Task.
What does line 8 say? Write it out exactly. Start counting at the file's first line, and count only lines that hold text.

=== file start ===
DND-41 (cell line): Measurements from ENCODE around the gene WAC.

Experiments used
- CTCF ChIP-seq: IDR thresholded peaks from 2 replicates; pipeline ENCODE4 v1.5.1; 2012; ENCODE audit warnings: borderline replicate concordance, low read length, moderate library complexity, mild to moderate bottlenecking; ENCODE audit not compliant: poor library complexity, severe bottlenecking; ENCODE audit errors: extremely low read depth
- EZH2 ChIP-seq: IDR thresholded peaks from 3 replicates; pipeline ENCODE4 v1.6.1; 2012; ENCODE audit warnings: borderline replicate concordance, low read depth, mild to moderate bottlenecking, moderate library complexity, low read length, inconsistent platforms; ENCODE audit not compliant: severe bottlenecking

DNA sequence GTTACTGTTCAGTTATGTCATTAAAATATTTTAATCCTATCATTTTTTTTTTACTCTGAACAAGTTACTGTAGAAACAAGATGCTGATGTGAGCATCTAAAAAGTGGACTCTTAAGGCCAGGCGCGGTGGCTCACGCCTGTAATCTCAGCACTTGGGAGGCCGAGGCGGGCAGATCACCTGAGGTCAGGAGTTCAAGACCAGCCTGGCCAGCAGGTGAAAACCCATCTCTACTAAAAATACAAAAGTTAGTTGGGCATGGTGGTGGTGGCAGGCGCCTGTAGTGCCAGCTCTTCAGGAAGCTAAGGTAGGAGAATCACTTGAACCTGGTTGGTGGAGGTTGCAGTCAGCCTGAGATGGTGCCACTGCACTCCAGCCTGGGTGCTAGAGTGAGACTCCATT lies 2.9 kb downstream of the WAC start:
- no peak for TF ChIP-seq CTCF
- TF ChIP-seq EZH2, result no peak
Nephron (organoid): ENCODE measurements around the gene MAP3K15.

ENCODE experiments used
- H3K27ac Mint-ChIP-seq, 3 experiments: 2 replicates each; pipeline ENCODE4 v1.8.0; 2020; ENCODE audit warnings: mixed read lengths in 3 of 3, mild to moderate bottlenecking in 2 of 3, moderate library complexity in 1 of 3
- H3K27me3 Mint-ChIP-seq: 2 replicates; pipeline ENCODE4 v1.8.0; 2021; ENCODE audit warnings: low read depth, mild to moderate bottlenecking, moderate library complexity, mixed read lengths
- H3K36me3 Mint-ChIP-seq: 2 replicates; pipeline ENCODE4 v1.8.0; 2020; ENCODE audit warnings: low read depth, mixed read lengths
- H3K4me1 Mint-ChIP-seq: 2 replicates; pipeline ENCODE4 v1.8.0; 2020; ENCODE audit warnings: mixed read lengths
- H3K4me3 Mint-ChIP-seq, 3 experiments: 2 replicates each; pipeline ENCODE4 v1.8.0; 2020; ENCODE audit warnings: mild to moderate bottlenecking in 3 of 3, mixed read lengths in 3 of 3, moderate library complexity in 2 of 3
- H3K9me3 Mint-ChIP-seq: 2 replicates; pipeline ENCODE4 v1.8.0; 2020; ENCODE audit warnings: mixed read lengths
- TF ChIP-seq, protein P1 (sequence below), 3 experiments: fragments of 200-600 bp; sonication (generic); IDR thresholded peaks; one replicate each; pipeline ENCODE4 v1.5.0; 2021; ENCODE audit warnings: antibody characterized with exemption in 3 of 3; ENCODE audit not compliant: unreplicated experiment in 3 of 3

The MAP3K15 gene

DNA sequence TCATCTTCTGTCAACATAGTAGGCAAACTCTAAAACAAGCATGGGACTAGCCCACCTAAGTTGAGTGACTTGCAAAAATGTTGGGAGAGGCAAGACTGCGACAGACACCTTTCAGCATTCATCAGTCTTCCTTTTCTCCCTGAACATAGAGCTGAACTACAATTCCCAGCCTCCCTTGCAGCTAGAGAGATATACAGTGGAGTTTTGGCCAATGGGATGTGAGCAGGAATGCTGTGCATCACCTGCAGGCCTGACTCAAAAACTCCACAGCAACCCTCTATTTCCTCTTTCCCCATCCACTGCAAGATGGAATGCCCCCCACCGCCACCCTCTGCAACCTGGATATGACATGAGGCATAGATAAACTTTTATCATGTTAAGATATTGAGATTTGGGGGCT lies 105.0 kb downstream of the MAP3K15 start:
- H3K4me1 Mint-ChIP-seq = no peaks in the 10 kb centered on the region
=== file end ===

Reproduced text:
Nephron (organoid): ENCODE measurements around the gene MAP3K15.